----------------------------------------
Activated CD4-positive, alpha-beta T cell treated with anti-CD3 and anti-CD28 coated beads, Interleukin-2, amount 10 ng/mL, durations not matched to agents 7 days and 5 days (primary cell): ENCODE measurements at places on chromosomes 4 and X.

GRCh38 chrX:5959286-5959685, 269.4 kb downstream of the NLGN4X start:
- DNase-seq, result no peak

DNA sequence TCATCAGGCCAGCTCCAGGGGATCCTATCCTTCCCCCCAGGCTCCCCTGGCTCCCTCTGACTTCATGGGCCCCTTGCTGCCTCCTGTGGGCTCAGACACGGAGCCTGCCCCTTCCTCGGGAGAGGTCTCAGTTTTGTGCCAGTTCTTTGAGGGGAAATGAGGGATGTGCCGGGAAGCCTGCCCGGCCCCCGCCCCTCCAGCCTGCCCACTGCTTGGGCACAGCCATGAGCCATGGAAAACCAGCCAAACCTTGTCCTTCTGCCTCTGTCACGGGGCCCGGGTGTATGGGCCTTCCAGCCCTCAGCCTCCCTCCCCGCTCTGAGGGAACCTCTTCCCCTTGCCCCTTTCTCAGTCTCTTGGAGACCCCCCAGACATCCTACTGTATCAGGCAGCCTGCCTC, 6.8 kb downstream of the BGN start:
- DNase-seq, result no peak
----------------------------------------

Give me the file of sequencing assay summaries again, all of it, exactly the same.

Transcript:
Activated CD4-positive, alpha-beta T cell treated with anti-CD3 and anti-CD28 coated beads, Interleukin-2, amount 10 ng/mL, durations not matched to agents 7 days and 5 days (primary cell): ENCODE measurements at places on chromosomes 4 and X.

GRCh38 chrX:5959286-5959685, 269.4 kb downstream of the NLGN4X start:
- DNase-seq, result no peak

DNA sequence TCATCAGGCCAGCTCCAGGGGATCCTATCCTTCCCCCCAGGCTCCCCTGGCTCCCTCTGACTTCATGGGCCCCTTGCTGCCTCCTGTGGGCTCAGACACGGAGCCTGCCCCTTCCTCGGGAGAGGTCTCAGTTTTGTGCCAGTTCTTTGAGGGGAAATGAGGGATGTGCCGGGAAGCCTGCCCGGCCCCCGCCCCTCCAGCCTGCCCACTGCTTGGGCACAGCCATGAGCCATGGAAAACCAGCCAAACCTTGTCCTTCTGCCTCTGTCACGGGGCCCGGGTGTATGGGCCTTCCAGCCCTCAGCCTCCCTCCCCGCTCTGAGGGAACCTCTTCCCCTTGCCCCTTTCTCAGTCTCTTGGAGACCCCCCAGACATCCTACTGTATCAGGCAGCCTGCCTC, 6.8 kb downstream of the BGN start:
- DNase-seq, result no peak